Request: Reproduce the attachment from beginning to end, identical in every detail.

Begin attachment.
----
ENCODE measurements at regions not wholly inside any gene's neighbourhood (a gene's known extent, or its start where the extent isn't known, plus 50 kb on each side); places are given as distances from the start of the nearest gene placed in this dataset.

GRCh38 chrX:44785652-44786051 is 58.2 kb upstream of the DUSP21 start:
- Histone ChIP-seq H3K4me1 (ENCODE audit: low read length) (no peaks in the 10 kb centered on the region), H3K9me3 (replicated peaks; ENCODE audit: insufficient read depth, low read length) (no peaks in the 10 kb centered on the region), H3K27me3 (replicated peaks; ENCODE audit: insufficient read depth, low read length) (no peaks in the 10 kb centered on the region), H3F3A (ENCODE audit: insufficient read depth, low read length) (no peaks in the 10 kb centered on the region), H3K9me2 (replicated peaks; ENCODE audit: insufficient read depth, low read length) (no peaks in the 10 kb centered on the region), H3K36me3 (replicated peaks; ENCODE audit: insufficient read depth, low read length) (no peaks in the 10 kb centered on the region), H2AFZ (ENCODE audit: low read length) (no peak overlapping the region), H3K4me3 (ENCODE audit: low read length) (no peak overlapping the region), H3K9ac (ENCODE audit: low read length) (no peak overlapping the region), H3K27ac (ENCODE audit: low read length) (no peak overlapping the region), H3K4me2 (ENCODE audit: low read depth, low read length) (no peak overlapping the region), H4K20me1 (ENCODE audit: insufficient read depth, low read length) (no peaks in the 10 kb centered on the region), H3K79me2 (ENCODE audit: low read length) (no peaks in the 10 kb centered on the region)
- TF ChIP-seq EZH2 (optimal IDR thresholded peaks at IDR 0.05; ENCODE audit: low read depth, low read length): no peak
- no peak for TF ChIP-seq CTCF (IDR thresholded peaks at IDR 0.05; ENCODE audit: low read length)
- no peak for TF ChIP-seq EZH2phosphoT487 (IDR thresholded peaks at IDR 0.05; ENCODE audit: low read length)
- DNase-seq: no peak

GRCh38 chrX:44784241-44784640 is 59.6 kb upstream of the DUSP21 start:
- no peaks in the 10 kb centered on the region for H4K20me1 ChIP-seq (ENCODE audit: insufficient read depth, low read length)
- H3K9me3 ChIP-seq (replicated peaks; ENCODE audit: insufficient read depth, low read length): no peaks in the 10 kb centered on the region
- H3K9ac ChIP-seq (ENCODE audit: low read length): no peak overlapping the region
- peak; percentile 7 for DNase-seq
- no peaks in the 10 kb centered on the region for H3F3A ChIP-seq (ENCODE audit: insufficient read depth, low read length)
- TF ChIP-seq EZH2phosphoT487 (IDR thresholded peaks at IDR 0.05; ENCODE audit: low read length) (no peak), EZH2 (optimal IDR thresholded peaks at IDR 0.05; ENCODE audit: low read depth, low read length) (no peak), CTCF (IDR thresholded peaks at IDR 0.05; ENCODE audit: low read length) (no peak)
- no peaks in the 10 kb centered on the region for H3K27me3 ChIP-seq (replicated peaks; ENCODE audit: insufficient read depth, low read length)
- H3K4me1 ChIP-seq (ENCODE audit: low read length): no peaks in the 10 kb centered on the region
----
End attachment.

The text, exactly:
ENCODE measurements at regions not wholly inside any gene's neighbourhood (a gene's known extent, or its start where the extent isn't known, plus 50 kb on each side); places are given as distances from the start of the nearest gene placed in this dataset.

GRCh38 chrX:44785652-44786051 is 58.2 kb upstream of the DUSP21 start:
- Histone ChIP-seq H3K4me1 (ENCODE audit: low read length) (no peaks in the 10 kb centered on the region), H3K9me3 (replicated peaks; ENCODE audit: insufficient read depth, low read length) (no peaks in the 10 kb centered on the region), H3K27me3 (replicated peaks; ENCODE audit: insufficient read depth, low read length) (no peaks in the 10 kb centered on the region), H3F3A (ENCODE audit: insufficient read depth, low read length) (no peaks in the 10 kb centered on the region), H3K9me2 (replicated peaks; ENCODE audit: insufficient read depth, low read length) (no peaks in the 10 kb centered on the region), H3K36me3 (replicated peaks; ENCODE audit: insufficient read depth, low read length) (no peaks in the 10 kb centered on the region), H2AFZ (ENCODE audit: low read length) (no peak overlapping the region), H3K4me3 (ENCODE audit: low read length) (no peak overlapping the region), H3K9ac (ENCODE audit: low read length) (no peak overlapping the region), H3K27ac (ENCODE audit: low read length) (no peak overlapping the region), H3K4me2 (ENCODE audit: low read depth, low read length) (no peak overlapping the region), H4K20me1 (ENCODE audit: insufficient read depth, low read length) (no peaks in the 10 kb centered on the region), H3K79me2 (ENCODE audit: low read length) (no peaks in the 10 kb centered on the region)
- TF ChIP-seq EZH2 (optimal IDR thresholded peaks at IDR 0.05; ENCODE audit: low read depth, low read length): no peak
- no peak for TF ChIP-seq CTCF (IDR thresholded peaks at IDR 0.05; ENCODE audit: low read length)
- no peak for TF ChIP-seq EZH2phosphoT487 (IDR thresholded peaks at IDR 0.05; ENCODE audit: low read length)
- DNase-seq: no peak

GRCh38 chrX:44784241-44784640 is 59.6 kb upstream of the DUSP21 start:
- no peaks in the 10 kb centered on the region for H4K20me1 ChIP-seq (ENCODE audit: insufficient read depth, low read length)
- H3K9me3 ChIP-seq (replicated peaks; ENCODE audit: insufficient read depth, low read length): no peaks in the 10 kb centered on the region
- H3K9ac ChIP-seq (ENCODE audit: low read length): no peak overlapping the region
- peak; percentile 7 for DNase-seq
- no peaks in the 10 kb centered on the region for H3F3A ChIP-seq (ENCODE audit: insufficient read depth, low read length)
- TF ChIP-seq EZH2phosphoT487 (IDR thresholded peaks at IDR 0.05; ENCODE audit: low read length) (no peak), EZH2 (optimal IDR thresholded peaks at IDR 0.05; ENCODE audit: low read depth, low read length) (no peak), CTCF (IDR thresholded peaks at IDR 0.05; ENCODE audit: low read length) (no peak)
- no peaks in the 10 kb centered on the region for H3K27me3 ChIP-seq (replicated peaks; ENCODE audit: insufficient read depth, low read length)
- H3K4me1 ChIP-seq (ENCODE audit: low read length): no peaks in the 10 kb centered on the region